Recurrent Laryngeal Nerve Monitoring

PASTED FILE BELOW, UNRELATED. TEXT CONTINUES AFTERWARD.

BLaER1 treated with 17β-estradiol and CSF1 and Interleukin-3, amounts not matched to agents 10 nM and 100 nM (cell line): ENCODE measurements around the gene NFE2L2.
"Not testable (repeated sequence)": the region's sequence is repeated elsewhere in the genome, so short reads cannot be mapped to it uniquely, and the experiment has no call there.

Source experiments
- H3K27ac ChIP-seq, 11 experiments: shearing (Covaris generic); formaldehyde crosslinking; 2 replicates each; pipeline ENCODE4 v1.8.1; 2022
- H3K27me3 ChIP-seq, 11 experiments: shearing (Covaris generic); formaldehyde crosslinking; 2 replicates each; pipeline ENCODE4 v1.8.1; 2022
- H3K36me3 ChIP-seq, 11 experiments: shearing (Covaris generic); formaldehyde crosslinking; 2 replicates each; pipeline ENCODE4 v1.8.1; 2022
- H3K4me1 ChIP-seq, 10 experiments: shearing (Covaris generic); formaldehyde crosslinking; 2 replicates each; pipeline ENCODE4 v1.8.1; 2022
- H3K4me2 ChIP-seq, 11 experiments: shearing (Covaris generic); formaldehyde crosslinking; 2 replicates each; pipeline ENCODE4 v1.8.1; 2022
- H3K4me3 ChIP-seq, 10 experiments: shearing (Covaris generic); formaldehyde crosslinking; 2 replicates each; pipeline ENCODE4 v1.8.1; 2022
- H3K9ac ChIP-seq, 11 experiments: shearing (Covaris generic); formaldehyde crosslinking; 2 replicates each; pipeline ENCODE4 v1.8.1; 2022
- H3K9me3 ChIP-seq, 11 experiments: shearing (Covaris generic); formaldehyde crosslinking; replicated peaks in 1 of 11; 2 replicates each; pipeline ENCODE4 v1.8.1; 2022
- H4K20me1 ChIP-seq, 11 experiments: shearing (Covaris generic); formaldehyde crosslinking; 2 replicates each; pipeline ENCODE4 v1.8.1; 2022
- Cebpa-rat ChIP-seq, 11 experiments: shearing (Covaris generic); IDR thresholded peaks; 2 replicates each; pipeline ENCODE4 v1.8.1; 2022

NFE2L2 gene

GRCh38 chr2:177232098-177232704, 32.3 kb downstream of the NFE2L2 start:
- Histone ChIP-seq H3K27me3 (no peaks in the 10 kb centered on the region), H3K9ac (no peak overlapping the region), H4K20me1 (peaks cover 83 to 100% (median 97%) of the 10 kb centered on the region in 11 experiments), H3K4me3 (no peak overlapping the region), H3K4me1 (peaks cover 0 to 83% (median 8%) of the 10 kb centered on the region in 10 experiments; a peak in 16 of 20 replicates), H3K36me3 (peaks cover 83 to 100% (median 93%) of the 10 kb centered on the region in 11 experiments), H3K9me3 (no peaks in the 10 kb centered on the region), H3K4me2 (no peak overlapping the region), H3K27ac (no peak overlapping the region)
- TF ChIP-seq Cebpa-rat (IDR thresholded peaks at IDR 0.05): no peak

One of the most important structures encountered during thyroid surgery for benign or cancerous tumors is the recurrent laryngeal nerve (the nerve to the voice box). Identifying and preserving this nerve is the goal of every experienced thyroid surgeon. However, in some circumstances identification may prove difficult because of dense scar tissue, variable anatomy, inflammation or displacement by the tumor, or an enlarged goiter. Some surgeons use a technique called "nerve monitoring" during surgery. The basic idea is to stimulate the nerve with a small amount of electric stimulation and evaluate movement of the vocal cords to confirm that the recurrent laryngeal nerve is present. Nerve monitoring can also be used to find and preserve a much smaller nerve - the external branch of the superior laryngeal nerve - during thyroid surgery. According to the few published studies on this topic, it has not been proven that nerve monitoring prevents injuries to the recurrent laryngeal nerve. And it appears that surgeon experience and the nature of the thyroid disease are the most important predictors. Nevertheless, it remains a useful technique for individual patients and surgeons. Whether this technique may be helpful, or should be used in a particular surgery, should be discussed with your own surgeon.